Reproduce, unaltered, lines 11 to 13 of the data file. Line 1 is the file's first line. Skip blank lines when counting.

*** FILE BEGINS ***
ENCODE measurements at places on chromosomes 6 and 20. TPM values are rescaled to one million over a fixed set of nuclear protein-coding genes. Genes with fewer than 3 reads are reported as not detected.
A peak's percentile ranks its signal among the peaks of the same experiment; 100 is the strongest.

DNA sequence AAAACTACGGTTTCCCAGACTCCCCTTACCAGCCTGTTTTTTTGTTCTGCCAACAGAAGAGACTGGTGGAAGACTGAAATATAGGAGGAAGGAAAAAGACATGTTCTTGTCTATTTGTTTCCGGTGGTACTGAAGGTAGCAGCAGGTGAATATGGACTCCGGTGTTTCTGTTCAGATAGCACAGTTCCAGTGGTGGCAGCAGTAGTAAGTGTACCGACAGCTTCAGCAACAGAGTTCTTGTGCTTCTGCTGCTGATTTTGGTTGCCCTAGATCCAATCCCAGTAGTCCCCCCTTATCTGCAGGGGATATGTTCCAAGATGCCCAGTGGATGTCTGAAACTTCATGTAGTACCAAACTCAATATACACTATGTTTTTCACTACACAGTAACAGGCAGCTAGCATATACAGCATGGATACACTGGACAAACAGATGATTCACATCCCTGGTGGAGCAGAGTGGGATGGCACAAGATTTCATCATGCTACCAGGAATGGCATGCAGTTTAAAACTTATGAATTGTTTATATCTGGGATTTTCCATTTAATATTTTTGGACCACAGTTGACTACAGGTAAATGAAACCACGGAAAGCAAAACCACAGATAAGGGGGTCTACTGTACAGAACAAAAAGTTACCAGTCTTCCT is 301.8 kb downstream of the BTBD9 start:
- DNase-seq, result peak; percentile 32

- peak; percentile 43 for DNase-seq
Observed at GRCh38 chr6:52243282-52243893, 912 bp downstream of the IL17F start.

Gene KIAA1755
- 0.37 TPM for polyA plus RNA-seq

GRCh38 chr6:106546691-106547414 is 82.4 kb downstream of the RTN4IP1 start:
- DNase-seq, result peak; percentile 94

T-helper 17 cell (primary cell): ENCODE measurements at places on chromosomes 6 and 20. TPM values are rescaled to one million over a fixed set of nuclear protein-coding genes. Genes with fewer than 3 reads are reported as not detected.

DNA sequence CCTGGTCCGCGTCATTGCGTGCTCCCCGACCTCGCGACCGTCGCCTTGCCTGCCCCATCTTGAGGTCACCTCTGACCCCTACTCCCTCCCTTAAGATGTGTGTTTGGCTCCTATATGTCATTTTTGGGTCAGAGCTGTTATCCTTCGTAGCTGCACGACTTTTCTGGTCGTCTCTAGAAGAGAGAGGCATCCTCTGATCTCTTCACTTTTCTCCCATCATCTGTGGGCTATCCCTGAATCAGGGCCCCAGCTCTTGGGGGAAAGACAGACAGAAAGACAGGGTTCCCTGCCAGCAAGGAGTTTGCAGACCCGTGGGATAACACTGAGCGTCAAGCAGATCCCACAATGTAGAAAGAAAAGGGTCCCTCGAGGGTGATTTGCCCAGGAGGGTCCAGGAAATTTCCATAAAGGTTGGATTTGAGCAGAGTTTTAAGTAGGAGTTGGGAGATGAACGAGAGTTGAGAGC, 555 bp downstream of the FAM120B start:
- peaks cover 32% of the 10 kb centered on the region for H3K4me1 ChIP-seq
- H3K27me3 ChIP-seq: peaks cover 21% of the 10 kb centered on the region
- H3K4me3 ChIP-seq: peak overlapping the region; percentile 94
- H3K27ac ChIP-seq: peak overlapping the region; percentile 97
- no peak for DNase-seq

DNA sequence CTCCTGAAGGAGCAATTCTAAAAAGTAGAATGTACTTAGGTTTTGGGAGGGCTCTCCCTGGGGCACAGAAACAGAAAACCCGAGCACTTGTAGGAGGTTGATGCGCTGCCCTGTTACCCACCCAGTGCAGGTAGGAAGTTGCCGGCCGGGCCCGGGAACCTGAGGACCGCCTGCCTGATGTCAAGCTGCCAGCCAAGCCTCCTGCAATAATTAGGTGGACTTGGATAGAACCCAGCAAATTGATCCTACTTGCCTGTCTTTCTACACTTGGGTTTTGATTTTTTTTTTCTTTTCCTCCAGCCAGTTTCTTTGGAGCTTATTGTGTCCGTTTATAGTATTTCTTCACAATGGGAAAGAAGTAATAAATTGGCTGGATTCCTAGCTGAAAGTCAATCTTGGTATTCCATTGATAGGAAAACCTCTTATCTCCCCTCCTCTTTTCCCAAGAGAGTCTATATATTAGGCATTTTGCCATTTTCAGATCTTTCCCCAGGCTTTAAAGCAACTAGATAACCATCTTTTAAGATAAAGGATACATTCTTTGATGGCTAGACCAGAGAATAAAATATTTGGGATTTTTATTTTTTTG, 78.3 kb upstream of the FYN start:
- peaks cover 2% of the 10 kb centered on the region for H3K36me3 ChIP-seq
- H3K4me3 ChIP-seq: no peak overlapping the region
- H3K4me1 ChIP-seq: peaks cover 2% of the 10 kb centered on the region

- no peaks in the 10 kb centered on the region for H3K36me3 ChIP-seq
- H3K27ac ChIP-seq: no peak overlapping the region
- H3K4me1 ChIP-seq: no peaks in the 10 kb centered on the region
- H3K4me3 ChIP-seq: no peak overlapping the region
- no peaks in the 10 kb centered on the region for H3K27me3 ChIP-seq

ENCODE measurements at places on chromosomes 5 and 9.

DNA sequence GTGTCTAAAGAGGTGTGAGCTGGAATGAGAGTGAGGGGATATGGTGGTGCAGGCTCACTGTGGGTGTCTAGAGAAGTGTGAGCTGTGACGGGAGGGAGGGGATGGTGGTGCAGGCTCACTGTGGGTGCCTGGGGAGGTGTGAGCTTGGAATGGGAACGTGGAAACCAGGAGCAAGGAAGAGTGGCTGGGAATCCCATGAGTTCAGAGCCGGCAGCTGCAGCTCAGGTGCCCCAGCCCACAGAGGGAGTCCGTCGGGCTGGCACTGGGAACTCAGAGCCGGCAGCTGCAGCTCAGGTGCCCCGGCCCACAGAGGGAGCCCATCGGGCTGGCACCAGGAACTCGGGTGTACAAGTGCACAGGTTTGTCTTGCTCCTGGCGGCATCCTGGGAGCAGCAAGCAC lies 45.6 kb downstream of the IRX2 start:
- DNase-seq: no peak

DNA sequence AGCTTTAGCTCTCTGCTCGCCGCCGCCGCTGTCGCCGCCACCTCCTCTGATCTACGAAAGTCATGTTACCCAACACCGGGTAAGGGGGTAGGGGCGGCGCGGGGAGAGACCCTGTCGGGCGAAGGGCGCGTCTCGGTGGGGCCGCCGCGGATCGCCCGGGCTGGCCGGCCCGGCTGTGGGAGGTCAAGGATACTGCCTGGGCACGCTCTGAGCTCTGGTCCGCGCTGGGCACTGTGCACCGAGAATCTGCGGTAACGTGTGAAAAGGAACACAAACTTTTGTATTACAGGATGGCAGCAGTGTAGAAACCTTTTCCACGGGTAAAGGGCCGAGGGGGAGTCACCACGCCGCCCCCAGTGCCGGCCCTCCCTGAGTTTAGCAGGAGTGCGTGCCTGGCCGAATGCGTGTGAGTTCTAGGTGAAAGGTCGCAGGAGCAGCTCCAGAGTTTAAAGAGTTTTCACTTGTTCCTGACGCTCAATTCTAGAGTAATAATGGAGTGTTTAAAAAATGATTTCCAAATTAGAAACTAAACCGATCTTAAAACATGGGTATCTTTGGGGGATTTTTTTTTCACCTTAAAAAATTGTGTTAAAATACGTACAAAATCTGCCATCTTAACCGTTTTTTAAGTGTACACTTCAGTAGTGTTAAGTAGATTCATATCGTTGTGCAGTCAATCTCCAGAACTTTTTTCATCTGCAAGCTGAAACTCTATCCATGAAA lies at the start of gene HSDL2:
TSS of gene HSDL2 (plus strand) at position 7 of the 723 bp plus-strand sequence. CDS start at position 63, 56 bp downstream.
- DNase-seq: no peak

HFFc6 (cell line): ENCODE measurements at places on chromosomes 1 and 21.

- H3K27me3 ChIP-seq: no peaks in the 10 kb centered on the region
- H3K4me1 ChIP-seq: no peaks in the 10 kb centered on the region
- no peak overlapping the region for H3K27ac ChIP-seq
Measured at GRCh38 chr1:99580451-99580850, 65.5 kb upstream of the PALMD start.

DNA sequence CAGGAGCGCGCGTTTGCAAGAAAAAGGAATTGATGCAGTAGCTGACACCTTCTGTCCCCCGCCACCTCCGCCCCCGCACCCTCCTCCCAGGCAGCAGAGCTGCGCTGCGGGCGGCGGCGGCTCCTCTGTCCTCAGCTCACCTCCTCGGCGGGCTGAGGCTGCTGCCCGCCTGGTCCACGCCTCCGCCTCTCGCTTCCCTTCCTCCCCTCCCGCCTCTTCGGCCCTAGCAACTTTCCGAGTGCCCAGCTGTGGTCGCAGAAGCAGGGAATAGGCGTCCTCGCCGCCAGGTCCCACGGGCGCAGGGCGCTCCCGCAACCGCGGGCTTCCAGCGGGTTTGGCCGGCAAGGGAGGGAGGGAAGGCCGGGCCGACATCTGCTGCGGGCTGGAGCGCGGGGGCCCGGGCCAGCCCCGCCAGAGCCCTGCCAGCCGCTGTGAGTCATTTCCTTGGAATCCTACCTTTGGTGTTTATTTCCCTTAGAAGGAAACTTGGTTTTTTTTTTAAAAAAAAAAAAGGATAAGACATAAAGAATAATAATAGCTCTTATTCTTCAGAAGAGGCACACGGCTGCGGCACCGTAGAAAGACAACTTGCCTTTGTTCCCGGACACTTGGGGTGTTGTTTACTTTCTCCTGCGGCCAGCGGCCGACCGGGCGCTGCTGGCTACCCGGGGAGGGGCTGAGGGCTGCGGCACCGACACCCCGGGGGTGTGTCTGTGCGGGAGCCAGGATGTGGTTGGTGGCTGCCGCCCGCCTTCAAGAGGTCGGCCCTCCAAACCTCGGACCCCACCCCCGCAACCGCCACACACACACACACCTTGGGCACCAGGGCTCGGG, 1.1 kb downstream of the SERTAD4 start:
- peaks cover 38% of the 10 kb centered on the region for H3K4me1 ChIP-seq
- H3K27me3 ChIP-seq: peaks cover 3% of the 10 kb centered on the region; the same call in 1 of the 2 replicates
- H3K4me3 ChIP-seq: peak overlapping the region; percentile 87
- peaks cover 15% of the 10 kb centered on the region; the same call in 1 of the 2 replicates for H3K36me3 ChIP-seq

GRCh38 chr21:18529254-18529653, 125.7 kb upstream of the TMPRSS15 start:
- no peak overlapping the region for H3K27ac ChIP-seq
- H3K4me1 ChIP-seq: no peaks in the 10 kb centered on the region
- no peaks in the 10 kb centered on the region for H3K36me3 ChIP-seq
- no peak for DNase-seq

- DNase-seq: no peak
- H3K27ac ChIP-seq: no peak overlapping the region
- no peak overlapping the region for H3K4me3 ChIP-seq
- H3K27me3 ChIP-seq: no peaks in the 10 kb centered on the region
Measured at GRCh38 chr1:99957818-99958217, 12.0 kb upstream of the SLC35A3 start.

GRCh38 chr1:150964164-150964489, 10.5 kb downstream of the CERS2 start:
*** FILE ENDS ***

T-helper 17 cell (primary cell): ENCODE measurements at places on chromosomes 6 and 20. TPM values are rescaled to one million over a fixed set of nuclear protein-coding genes. Genes with fewer than 3 reads are reported as not detected.

DNA sequence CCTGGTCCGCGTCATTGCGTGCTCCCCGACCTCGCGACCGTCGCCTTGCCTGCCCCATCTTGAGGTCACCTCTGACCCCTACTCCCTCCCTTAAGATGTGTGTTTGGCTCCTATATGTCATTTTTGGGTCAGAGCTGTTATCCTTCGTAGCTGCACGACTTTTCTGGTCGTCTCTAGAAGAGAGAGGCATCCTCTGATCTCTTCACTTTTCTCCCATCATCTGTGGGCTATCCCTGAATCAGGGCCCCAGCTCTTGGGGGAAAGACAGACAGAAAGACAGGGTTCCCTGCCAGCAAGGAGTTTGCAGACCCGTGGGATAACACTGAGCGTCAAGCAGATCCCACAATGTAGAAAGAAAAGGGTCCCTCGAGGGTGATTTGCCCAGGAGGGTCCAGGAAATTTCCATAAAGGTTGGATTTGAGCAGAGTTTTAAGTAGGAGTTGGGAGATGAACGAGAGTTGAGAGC, 555 bp downstream of the FAM120B start:
- peaks cover 32% of the 10 kb centered on the region for H3K4me1 ChIP-seq